The rainy weather that has plagued farmers since the middle of May took a breather the last few days. Three or four days of sunshine and warm — but not hot — weather has perked up some corn and soybean fields.
Ohio’s corn condition declined 19 percent for the second week in a row. Our fearless grain commentator, Marlin Clark, can’t remember ever seeing that before.
Heavy rains are having an impact on the grain markets.
Now is a time for hoping, and for looking at grain marketing option strategies. We can’t afford these corn and soybean prices long-term, and we have been too good at production for good prices.
USDA’s June 8 Planting Progress report says soybean planting still lags history. This has some traders saying that all the bean acres will never be planted.
The mentality of the grain traders seems to be that we are going to have huge crops at cheap prices. This will be another marketing season for “As the Stomach Turns,” says grain merchandiser Marlin Clark.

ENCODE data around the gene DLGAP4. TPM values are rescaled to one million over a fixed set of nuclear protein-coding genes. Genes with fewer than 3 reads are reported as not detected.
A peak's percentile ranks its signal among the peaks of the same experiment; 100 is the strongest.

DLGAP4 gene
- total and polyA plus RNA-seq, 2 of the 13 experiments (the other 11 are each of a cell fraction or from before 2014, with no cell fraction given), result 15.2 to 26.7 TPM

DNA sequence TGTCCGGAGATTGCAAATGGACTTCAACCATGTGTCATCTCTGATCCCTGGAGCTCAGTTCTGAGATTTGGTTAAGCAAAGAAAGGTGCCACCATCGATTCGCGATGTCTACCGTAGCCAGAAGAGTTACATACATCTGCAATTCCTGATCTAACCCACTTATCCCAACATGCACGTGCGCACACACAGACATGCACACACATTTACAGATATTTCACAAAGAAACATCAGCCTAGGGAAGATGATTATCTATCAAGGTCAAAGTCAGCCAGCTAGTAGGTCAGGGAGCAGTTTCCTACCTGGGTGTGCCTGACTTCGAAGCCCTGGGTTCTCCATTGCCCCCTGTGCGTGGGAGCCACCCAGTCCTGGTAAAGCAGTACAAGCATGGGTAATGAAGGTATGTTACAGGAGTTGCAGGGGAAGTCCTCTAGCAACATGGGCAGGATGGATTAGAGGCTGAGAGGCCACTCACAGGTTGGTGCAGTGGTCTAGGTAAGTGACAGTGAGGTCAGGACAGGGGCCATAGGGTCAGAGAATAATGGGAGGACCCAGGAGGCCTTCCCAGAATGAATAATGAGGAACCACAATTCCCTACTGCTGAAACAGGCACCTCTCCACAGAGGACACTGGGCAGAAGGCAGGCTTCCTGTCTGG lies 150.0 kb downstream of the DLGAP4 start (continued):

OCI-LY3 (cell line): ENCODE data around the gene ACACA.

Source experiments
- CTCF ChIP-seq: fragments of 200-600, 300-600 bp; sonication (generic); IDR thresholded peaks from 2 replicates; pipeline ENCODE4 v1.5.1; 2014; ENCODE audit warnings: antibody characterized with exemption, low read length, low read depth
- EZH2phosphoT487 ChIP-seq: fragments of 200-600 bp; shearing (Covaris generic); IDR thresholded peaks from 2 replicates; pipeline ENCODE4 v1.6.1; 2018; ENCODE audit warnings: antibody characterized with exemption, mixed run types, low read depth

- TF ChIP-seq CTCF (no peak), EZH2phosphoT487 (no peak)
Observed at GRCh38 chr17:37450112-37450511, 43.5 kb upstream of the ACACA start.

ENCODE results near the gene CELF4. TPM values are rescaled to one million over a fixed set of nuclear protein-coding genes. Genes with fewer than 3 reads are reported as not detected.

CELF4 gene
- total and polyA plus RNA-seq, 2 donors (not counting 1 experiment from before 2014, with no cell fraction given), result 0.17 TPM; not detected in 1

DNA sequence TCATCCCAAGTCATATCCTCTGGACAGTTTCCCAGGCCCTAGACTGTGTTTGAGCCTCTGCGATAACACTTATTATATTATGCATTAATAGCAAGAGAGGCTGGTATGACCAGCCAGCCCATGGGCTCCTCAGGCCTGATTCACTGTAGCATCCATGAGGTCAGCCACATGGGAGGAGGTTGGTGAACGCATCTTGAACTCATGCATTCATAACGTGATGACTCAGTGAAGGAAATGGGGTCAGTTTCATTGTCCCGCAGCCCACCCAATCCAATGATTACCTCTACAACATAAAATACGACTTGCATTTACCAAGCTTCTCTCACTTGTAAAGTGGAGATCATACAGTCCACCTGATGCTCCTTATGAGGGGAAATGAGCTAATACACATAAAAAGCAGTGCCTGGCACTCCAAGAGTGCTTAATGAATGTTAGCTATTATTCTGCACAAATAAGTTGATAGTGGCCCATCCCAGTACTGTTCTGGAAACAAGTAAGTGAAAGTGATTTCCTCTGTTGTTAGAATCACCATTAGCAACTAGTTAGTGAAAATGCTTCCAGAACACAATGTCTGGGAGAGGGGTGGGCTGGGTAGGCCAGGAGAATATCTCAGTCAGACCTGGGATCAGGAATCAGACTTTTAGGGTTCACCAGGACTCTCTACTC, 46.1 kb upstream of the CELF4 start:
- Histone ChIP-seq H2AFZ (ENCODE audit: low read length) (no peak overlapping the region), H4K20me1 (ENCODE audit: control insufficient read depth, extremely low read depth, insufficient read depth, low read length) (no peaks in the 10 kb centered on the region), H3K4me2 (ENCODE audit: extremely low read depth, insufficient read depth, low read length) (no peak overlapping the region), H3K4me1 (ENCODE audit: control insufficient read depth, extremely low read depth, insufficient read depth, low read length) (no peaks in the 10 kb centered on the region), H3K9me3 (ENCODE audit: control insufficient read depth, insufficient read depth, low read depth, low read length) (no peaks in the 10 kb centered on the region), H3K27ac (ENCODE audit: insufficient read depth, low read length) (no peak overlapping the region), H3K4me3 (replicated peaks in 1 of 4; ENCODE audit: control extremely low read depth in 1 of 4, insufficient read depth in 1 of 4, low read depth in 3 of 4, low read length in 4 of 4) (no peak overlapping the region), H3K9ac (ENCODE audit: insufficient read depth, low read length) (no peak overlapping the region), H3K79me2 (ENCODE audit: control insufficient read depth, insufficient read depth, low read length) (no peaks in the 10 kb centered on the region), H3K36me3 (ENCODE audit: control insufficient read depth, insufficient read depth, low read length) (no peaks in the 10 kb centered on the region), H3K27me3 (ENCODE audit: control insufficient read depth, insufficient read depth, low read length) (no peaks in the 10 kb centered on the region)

Soybeans are poised to go below $9, and that is the lowest price in a long time. Barring a turn to poor weather, beans will get cheaper, says grain merchandiser Marlin Clark.
It is that time of the year: Weather dominates every farmer conversation and weather prospects control the thinking of every market trader.
The nation as a whole is now at 75 percent planted, versus an average of 57 percent. We added 20 percent last week in the country, and were only 55 percent planted.
Warm, dry weather helped some farmers begin planting, but prices are still low.